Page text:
IfW calculations: inflation costs the state billions

As of: 12/29/2021 1:09 p.m.

The “inflation shock” is not only felt by consumers in their wallets. The German state is also suffering. He has to pay significantly more to build roads and buildings.

According to the Bundesbank, inflation is likely to have risen by 3.2 percent this year. The rapidly increasing rate of price increases not only for consumers, but also for the public sector. The German state has to cope with additional billions in costs. “The bottom line is a minus of around five billion euros,” said today the tax expert at the Kiel Institute for the World Economy (IfW), Jens Boysen-Hogrefe.

Higher costs for construction investments and office operations

It is true that the high inflation gives the state more revenue from VAT. On the other hand, he himself has to pay higher prices for building investments and running the offices of authorities and ministries. “In terms of consumption and investment, the strong inflation actually hurt the state overall,” believes IfW expert Boysen-Hogrefe.

The high rate of inflation leads to 1.3 billion euros in additional costs for the construction of roads and buildings. The federal, state and local governments invest around 50 billion euros here every year.

The state feels the high inflation most in the operation of the authorities and ministries. IfW researcher Boysen-Hogrefe estimates that around seven billion euros more had to be spent on new office equipment, electricity and heating costs as well as fuel for company vehicles.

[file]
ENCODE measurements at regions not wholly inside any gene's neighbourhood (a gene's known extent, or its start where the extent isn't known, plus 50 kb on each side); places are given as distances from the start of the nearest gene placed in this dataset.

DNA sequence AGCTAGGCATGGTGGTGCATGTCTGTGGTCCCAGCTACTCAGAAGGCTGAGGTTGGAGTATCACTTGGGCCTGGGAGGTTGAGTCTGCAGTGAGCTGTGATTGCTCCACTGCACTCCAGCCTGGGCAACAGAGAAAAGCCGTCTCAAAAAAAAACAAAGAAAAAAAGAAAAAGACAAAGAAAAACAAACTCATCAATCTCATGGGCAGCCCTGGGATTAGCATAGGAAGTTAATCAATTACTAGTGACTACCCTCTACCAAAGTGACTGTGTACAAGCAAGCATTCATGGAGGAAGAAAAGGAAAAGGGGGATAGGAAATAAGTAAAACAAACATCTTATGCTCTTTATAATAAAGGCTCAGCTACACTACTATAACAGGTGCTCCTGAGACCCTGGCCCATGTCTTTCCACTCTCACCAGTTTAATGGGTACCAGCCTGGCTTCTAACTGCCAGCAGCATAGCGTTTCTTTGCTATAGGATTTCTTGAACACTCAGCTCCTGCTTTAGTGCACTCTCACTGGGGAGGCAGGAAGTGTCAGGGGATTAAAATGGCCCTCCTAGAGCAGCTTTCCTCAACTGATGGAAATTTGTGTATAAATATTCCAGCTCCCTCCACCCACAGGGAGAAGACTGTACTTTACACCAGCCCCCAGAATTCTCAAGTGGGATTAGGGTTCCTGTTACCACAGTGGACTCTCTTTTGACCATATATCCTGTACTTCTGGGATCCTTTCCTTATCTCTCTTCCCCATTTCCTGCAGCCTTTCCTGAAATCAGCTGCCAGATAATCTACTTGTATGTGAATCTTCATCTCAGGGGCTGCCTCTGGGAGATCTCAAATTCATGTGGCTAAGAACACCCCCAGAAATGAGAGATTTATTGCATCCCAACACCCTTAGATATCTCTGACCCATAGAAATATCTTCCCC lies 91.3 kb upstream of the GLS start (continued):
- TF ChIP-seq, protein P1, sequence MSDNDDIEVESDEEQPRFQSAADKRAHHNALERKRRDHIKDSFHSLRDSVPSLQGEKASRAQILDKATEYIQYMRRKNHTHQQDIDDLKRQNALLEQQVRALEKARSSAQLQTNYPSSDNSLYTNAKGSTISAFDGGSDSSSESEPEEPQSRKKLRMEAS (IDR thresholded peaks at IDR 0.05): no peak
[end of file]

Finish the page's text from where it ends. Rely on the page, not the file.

Only 700 million euros more in VAT income

On the other hand, there are higher revenues from VAT, as these increase automatically with the rise in consumer prices. Boysen-Hogrefe estimates that this additional income should amount to around 700 million euros. The higher prices for private construction investments are likely to have washed a further 2.5 billion euros into the coffers of the state.

The IfW expert used the expected average rate of price increase in private consumption of around three percent for this year as the basis for his calculations. He compared this with the European Central Bank’s (ECB) target of two percent. Boysen-Hogrefe also deducted the special effect from the renewed increase in VAT. This leaves an adjusted inflation rate of 2.3 percent.

Consumers suffer most from inflation

However, the biggest sufferers from the soaring inflation are consumers. They had to pay significantly more money for fuel at the pump, heating and electricity at home and groceries. And there will hardly be any relief in 2022 either. The Bundesbank expects inflation to rise to 3.6 percent. According to a study by the Institut der deutschen Wirtschaft, poorer households and pensioners bear the brunt of inflation.


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